- 50% – This rating requires a veteran to have regular impairment of work and social functioning due to their symptoms. The symptoms may range from a flattened affect (not being able to show any emotion, good or bad); “talking in circles;” panic attacks that happen more than once a week; trouble understanding complex commands; poor short- and long-term memory; impaired judgment; trouble with abstract thinking; disturbances in motivation or mood; and trouble making and maintaining relationships.
- 70% – In order to meet the criteria for this rating, a veteran must suffer from impairment in most, if not all, of the following areas: work, school, family relations, judgment, thinking, or mood. There are many symptoms that may cause impairment, among them suicidal ideation (thoughts of suicide); obsessive rituals interfering with daily activities (for example, compulsive hand-washing); illogical, obscure, or irrelevant speech; continuous panic or depression affecting the ability to function on one’s own; impaired impulse control (for example, irritability with periods of violence in response to minor inconveniences); spatial disorientation (getting lost or disoriented); neglect of personal appearance or hygiene (intentionally or unintentionally not showering or brushing one’s teeth); difficulty adapting to stressful circumstances, including at work; and inability to make or keep up professional and personal relationships. Even if you do not have any other disabilities, a single mental condition rated at 70% means you may be qualified to receive individual unemployability benefits.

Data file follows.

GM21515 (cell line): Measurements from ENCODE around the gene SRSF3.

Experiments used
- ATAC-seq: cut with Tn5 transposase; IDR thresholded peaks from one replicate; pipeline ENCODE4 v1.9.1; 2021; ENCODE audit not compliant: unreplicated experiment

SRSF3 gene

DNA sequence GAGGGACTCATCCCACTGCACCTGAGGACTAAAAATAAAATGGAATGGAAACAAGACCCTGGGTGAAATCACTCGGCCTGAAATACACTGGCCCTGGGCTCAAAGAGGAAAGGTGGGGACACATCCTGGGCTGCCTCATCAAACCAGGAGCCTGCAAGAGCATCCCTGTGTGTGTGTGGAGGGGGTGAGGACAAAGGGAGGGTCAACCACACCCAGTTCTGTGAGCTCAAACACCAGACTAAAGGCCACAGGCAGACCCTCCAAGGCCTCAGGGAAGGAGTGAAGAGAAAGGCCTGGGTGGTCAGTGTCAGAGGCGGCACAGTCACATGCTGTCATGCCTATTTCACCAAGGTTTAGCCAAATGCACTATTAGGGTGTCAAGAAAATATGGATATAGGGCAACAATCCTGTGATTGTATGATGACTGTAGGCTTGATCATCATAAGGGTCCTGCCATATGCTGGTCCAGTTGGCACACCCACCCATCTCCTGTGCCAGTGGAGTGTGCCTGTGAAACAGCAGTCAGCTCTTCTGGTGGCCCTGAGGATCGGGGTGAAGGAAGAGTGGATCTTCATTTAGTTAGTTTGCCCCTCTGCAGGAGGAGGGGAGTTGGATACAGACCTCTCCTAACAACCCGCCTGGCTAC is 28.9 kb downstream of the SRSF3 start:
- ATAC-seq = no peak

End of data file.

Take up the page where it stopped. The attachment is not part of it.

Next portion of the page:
- 100% – The highest possible rating. A veteran rated at 100% is considered totally disabled. As such, the requirements for this category are very severe. A veteran who receives this rating must be totally impaired due to symptoms such as overall impairment in thought processes or communication; persistent delusions or hallucinations (believing things that are not true or seeing and/or hearing things that are not there); inappropriate behavior (for example, undressing oneself in public); persistent danger of hurting self or others (including suicide attempts); recurrent inability to perform activities of daily living (this includes feeding oneself, bathing oneself, dressing oneself, and using the toilet); disorientation to time (being unsure of time of day, date, or year) or place; memory loss to the degree of forgetting the names of close relatives, one’s own occupation, or one’s own name. This rating entitles you to the same benefits as an award of individual unemployability.